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else would help them, for in the same Sura (xv) it is written :—

Even were we to open a gate in Heaven, yet all the while they were mounting up to it,
They would say: it is only our eyes are drunken, we are a people enchanted. 14-15.

The strongest passage of all on this subject is one at the close of the middle Meccan period, where the reason assigned is that it was quite useless to give Muhammad the power of working miracles, 1 for such a gift had practically produced no result in the case of former prophets :—

Nothing hindered us from sending thee with miracles, except that the people of old treated them as lies. Sura Al-Isra (xvii) 61.

They pressed their point, and, as we shall see later on, he had to maintain that the Qur'an was the one special miracle which attested his mission.

The Meccans looked upon the doctrine of the resurrection of the body as pure imagination, and when revelations concerning it were announced, treated them as made up by Muhammad from information gathered from the foreigners at Mecca. They spoke of them as 'Fables of the Ancients,' or as the effusion of a poetical imagination. In the Sura Al-Mutaffifn (lxxxiii)2 delivered in the earlier part of the Meccan period of the Prophet's career, we read:

1 I need scarcely say that the fact that he worked no miracles, though recorded so clearly in the Qur'an, is not accepted by Muslim theologians.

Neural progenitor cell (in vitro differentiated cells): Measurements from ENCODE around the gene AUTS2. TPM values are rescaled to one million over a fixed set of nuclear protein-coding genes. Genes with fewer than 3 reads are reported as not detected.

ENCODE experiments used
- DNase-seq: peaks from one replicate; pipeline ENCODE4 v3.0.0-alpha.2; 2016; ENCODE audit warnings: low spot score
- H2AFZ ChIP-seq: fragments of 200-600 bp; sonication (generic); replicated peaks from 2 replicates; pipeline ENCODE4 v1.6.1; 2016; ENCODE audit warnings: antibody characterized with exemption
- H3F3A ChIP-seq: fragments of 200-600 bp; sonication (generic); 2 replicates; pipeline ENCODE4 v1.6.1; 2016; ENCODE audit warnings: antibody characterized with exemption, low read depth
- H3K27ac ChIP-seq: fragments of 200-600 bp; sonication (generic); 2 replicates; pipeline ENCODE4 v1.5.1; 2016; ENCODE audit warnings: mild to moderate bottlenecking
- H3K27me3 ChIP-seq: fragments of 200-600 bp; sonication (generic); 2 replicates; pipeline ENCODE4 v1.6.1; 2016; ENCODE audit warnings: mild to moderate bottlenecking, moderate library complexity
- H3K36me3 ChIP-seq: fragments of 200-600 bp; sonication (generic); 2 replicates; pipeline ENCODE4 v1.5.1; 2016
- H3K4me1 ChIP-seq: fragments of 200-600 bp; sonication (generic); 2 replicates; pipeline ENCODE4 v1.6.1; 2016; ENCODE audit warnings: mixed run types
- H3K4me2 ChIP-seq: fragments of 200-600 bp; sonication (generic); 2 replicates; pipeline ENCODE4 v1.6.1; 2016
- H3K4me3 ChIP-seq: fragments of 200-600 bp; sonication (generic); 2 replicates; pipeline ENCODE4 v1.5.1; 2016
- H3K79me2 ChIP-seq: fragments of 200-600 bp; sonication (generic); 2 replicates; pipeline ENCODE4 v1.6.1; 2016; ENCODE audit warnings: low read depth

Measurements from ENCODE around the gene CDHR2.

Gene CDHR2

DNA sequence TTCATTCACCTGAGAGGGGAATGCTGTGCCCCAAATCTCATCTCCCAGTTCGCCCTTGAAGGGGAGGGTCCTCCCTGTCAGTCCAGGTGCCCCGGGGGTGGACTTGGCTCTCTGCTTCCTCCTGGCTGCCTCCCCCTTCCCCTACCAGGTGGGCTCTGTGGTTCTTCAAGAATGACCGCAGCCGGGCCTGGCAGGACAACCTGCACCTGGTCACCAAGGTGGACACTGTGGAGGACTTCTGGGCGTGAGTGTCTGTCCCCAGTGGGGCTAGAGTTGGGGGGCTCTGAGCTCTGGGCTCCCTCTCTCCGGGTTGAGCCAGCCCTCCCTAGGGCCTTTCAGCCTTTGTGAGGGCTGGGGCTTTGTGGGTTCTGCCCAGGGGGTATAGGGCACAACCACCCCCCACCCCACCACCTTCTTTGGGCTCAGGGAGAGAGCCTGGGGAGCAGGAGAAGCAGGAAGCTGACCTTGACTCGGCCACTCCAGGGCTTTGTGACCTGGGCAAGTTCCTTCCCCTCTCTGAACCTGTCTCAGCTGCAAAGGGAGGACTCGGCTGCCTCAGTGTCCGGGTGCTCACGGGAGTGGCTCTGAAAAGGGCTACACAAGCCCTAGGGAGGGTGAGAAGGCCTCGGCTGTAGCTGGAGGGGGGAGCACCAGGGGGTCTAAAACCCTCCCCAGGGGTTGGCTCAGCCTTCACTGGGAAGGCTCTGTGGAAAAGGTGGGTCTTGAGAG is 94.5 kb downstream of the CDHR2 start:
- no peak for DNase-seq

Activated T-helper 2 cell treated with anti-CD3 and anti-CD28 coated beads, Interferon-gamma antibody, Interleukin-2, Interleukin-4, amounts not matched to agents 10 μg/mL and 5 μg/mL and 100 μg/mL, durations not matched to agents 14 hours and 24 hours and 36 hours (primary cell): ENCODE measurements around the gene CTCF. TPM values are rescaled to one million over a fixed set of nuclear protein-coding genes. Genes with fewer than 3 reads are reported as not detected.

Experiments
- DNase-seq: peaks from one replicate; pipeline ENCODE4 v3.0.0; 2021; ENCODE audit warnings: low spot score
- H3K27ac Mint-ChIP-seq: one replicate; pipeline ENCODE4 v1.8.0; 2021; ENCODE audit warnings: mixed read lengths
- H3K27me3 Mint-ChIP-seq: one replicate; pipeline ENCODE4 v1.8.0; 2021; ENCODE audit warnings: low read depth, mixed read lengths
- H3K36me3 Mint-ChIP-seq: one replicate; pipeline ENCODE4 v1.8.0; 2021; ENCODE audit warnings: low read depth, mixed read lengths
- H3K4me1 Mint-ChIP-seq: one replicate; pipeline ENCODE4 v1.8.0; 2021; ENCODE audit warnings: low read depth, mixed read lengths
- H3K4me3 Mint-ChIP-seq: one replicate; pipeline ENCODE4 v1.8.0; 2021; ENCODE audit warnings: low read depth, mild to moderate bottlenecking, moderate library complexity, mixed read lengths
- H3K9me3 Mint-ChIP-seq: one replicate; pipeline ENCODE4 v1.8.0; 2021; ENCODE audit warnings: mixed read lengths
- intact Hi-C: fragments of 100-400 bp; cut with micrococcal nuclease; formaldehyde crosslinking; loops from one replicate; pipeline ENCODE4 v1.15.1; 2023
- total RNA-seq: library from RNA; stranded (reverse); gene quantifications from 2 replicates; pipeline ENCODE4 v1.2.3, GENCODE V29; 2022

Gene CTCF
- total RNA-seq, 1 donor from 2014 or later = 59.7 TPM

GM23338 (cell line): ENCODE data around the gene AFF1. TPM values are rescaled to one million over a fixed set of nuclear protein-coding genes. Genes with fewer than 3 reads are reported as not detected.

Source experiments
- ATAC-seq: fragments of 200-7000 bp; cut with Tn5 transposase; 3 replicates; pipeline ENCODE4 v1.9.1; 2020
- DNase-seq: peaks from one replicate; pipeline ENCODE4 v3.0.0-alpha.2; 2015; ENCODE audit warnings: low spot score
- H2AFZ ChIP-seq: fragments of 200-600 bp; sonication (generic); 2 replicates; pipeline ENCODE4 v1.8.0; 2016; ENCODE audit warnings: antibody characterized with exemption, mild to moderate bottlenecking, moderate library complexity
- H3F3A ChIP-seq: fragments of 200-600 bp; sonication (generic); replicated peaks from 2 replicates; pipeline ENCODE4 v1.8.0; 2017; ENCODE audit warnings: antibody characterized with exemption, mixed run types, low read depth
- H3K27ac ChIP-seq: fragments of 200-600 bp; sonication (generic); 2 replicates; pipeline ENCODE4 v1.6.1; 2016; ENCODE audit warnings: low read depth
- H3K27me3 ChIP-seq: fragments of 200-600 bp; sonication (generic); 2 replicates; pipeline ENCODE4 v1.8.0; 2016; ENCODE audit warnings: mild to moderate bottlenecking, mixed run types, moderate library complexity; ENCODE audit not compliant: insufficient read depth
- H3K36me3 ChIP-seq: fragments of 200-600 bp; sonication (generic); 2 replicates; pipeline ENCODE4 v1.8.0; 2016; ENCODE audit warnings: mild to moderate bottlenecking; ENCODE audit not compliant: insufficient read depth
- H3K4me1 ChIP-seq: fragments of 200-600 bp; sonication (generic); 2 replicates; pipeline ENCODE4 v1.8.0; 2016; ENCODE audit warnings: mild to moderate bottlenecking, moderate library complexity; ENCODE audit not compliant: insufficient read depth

2 Some commentators consider this to be a Madina Sura, some that it is a late Meccan one; but Muir and Noldeke place it about the fourth year of the ministry at Mecca.

Woe, on that day, to those who treated our signs as lies,
Who treated the day of judgment as a lie!
None treat it as a lie, save the transgressor, the criminal,
Who, when our signs are rehearsed to him, saith, Tale of the Ancients'
Yes; but their own works have got the mastery over their hearts,
Yes; they shall be shut out as by a veil from their Lord on that day ;
Then shall they be burned in hell-fire;
Then it shall be said to them, 'This is what ye deemed a lie.' 10-17.

A little later on at Mecca, Muhammad discouraged poetry in the words :—

It is the poets whom the erring follow. Ash-Shu'ara'(xxvi) 224.1

He also at this time rebutted the charge of being a mere poet, thus:—

We have not taught him (Muhammad) poetry, nor would it beseem him. This (book) is no other than a warning (and a clear Qur'an. Sura Ya-Sin (xxxvi) 69.

If he were a poet or composed poetry it might appear as if the Qur'an were his own composition and not the direct words of God. These emphatic assertions are intended, it is said, to confound the infidels who made such a false charge. Apparently his opponents were not satisfied, for somewhat later

1'Muhammad at one time employed poets to defend himself and his religion from the satires of other poets. These productions were recited at the fair at Okatz. Subsequently he suppressed them as they led to inconvenient discussions.' Rodwell's Qur'an, p. 120.

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